Harnaam Kaur fights online body shaming

The Instagram star breaks stereotypes, yet again


July 15, 2017

/ By / New Delhi

Various social media platforms have come under criticism and have been accused of projecting unrealistic body images – a recently held meet in the United Kingdom (UK) saw eminent social media influencers, including Indian origin Harnaam Kaur, talk about how body images affect young people.



Harnaam Kaur at the Parliament’s annual Youth Select Committee in UK

“The way that women’s bodies and men’s bodies are being portrayed, are not actually their natural form,” body positivity campaigner, Harnaam Kaur said at the Parliament’s annual Youth Select Committee in UK.

“I do also feel that companies need to open up their doors to people who do look different and actually stop photoshopping images,” she was quoted.

Kaur has been fighting body shaming since she was a teenager. As a person of colour, she would often be a victim of bullying, but matters worsened when she started developing facial hair at 16 due to a condition called Polycystic Ovarian Syndrome (PCOS).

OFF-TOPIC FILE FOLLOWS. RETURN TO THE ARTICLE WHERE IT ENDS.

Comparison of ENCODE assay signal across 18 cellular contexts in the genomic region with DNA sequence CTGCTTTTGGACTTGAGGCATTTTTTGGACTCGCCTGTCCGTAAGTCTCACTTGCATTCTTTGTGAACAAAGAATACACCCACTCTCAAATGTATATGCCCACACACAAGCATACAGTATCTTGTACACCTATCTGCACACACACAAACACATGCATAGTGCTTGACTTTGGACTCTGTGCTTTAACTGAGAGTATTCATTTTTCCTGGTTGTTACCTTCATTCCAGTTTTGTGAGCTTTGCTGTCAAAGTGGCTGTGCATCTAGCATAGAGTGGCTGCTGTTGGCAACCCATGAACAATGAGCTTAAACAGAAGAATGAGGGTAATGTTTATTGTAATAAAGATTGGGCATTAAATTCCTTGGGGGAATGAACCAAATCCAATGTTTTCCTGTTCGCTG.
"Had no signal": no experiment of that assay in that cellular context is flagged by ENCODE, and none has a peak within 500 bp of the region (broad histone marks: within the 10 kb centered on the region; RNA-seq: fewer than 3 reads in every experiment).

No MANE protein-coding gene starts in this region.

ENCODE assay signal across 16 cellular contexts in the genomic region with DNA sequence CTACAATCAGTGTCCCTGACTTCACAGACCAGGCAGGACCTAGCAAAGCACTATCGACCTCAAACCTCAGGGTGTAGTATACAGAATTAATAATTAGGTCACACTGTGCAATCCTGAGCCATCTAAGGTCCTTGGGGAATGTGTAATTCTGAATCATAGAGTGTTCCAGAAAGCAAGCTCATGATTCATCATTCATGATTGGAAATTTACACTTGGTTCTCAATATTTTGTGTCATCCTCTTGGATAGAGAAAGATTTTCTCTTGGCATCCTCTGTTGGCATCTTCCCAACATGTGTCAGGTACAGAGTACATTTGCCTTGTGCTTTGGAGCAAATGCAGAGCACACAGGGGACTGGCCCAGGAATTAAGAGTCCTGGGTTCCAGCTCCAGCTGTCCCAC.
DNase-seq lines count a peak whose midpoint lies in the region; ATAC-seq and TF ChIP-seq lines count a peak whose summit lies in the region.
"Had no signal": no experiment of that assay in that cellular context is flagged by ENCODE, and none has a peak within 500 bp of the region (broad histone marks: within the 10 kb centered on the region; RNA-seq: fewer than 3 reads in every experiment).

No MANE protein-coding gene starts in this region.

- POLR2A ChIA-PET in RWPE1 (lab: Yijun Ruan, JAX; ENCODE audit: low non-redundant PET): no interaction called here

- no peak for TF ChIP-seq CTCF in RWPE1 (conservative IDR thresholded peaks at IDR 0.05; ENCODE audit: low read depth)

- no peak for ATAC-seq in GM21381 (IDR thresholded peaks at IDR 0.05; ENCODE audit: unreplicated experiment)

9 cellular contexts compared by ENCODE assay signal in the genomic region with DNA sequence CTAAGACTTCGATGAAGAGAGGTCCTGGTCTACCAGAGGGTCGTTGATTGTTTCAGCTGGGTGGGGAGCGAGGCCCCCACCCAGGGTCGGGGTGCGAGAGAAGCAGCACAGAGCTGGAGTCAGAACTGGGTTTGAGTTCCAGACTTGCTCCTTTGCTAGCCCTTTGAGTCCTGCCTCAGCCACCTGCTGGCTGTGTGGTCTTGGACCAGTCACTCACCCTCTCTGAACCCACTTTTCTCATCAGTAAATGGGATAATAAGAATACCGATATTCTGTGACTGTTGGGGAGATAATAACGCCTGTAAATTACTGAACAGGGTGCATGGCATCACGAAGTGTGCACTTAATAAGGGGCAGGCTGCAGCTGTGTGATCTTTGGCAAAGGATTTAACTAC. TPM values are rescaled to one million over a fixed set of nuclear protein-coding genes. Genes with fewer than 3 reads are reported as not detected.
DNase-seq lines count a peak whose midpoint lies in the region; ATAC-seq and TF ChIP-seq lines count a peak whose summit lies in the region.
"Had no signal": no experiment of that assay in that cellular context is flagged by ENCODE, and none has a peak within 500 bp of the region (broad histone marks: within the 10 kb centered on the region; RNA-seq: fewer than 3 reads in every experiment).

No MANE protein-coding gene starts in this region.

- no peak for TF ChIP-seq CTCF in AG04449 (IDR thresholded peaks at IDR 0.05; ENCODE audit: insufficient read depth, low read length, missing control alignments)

Shamed and called names, Kaur grew up to accept her natural hair and has been fashionably adorning her beard ever since.

An Instagram star now, she advocates being one’s true self and not falling prey to the ‘photoshopped’ images.

The 25-year-old from Slough, Berkshire in UK, has had a gorgeous photoshoot and uploaded the images on social media, giving out the message of embracing your body as it is.

With six inch long facial hair and her traditional turban, Kaur is also a model, having worked for Urban Bridesmaid Photography in the past.

In March 2016 she became the first female with a beard to walk the ramp at London Fashion Week; the same year she bagged the Guinness World Record for becoming the youngest woman in the world to have a full beard.

In her recent address at the Parliament’s annual Youth Select Committee, Kaur stresses how she used Instagram to showcase and flaunt her reality and didn’t allow the platform to govern her style or identity.

“That is why Instagram is so important for me, to do photoshoots and show people it is okay to look different,” she said.

Post the event, Kaur has been busy filming for #Sorrynotsorry, a BBC campaign, voicing the people who are not sorry for being the way they are.



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